Select count(*) is slow
Reason is that Firebird doesn't keep information about number of records in database. Since query doesn't have WHERE clause, it cannot use index either, and has to go through all the records.
Keeping a count in a multiuser system is almost impossible as you would get different values for different transaction levels.
There are ways to get approximate count however:
You could add a table with two columns: a table name and record count, and then create triggers on all your tables (those you wish to track) to populate these. There might be problems with performance. Solution is to have a transaction table which only stores values +1 and -1, and to get the record count you just sum them up. Periodically, you would sum those up and insert as a single record, to keep the table small and fast.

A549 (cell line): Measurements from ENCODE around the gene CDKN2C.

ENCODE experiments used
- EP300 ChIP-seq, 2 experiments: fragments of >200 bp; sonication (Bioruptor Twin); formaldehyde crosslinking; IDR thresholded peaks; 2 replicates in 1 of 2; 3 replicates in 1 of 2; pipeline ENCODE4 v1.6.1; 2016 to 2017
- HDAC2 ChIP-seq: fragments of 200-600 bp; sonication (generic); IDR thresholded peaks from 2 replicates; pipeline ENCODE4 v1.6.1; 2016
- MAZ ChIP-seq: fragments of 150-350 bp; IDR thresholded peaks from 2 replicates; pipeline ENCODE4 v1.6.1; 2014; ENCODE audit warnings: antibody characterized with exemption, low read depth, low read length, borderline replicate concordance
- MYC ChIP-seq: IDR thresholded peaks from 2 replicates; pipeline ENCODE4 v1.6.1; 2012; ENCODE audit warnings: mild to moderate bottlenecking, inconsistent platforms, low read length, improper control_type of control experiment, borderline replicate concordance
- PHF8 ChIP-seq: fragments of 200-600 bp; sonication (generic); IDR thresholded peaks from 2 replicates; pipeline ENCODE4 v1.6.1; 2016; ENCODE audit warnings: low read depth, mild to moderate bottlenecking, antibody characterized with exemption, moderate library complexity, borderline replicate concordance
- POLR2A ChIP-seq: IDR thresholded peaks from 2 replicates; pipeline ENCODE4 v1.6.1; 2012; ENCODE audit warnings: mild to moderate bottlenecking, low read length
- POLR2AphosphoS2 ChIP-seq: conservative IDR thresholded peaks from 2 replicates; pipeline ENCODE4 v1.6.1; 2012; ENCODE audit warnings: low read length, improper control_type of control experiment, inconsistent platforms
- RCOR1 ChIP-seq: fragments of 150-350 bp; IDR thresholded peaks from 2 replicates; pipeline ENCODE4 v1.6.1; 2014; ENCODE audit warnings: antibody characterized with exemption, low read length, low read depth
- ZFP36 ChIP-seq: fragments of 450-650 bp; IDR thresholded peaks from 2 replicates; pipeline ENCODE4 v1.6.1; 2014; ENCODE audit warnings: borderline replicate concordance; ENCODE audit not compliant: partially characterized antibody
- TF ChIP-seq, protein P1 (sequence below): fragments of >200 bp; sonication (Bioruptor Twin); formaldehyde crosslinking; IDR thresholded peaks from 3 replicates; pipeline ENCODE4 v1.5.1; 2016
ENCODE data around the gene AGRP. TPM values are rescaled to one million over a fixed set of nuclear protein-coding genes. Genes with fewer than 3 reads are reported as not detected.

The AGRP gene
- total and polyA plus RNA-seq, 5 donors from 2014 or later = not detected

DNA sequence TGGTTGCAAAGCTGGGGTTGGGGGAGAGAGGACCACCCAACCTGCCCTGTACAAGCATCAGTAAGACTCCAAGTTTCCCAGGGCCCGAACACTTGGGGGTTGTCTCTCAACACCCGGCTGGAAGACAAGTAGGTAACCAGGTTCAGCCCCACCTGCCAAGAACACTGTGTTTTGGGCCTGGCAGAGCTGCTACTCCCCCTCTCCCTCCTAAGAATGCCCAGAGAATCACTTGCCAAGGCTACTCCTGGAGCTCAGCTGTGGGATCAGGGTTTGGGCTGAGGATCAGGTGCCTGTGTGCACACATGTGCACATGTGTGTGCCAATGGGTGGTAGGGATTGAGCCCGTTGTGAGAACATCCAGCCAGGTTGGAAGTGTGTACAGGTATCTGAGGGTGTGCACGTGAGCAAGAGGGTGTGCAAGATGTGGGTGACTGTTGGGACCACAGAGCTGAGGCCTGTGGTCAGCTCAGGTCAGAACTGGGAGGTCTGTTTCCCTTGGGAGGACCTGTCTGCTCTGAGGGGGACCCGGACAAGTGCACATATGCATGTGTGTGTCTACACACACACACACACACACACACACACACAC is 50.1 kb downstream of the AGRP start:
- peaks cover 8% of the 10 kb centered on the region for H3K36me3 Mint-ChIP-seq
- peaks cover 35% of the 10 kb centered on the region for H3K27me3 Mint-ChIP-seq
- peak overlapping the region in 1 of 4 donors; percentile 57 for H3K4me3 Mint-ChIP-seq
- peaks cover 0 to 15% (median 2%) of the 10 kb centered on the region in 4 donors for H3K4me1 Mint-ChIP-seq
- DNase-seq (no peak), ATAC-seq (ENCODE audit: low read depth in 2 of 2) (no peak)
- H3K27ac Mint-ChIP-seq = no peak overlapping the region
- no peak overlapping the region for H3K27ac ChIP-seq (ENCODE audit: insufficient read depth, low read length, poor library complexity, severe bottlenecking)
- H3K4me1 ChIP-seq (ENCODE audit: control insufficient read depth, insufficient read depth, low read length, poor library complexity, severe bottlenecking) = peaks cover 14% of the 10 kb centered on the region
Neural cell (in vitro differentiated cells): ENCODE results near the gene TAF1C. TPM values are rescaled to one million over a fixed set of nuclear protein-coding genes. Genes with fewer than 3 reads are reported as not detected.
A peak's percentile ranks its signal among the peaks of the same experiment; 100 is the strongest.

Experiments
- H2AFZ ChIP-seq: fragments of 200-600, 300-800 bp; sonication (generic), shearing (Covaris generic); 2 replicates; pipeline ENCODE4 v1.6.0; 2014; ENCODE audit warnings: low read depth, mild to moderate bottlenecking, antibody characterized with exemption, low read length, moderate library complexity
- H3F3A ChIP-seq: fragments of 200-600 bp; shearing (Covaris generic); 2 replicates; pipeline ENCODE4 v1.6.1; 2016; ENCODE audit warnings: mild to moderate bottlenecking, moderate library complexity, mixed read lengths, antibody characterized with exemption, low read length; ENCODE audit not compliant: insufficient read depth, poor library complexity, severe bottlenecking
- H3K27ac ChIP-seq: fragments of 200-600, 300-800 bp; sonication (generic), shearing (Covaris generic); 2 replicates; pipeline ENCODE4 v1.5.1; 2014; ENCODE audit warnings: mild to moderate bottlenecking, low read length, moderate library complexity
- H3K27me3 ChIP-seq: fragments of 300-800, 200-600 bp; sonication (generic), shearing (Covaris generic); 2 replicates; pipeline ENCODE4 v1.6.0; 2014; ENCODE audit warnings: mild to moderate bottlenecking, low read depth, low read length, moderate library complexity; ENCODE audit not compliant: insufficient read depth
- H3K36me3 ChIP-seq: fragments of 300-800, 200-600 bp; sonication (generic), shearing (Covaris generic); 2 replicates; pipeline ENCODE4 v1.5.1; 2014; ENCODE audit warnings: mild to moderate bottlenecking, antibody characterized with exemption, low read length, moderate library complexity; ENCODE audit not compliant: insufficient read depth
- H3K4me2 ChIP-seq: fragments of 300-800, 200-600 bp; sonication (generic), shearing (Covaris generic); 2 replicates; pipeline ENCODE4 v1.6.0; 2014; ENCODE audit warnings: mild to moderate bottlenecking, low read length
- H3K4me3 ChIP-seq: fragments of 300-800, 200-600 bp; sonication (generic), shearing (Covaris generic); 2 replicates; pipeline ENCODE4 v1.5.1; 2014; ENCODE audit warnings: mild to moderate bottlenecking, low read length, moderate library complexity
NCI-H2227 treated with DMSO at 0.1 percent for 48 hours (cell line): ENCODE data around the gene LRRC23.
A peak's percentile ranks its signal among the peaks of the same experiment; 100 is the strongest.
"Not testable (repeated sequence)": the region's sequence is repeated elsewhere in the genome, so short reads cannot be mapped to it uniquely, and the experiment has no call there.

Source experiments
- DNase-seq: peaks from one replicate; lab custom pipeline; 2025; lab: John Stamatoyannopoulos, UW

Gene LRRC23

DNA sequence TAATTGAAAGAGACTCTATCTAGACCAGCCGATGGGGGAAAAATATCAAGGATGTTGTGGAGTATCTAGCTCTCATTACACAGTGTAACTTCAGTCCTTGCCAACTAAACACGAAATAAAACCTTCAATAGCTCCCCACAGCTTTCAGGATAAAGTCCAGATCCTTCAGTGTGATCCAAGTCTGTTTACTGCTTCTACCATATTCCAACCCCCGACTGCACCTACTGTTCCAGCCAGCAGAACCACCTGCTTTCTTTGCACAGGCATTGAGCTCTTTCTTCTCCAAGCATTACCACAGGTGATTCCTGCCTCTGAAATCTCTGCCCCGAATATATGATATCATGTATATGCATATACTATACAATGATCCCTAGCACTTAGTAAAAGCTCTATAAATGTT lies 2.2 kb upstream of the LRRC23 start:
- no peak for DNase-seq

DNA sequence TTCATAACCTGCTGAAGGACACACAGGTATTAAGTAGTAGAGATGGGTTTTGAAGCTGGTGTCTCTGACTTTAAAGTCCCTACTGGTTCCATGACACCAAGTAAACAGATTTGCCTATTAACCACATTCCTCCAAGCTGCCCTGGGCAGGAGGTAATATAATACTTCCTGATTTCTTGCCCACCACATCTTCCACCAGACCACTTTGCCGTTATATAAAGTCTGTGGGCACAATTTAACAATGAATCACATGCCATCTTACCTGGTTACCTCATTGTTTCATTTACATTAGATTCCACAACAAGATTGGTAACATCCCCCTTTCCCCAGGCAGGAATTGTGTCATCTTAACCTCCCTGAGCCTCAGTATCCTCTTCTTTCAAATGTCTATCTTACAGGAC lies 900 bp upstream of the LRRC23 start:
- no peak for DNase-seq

There is another solution. This one is by Ivan Prenosil, a long time Interbase and Firebird hacker. This solution only returns an approximate record count. As Ann W. Harrison kindly explains: Any record that has had its primary key modified will appear twice if the old version has not been garbage collected and deleted records will continue in the count until they are garbage collected.
/* first update the statistics */
UPDATE RDB$INDICES SET RDB$STATISTICS = -1;
/* Display table names and record counts */
WHEN RDB$INDICES.RDB$STATISTICS = 0 THEN 0
ELSE CAST(1 / RDB$INDICES.RDB$STATISTICS AS INTEGER)
LEFT JOIN RDB$RELATION_CONSTRAINTS ON RDB$RELATIONS.RDB$RELATION_NAME = RDB$RELATION_CONSTRAINTS.RDB$RELATION_NAME AND RDB$CONSTRAINT_TYPE = 'PRIMARY KEY'
LEFT JOIN RDB$INDICES ON RDB$RELATION_CONSTRAINTS.RDB$INDEX_NAME = RDB$INDICES.RDB$INDEX_NAME
WHERE RDB$VIEW_BLR IS NULL AND RDB$RELATION_ID >= 128
ORDER BY 1;
This will only work on tables that have a primary key.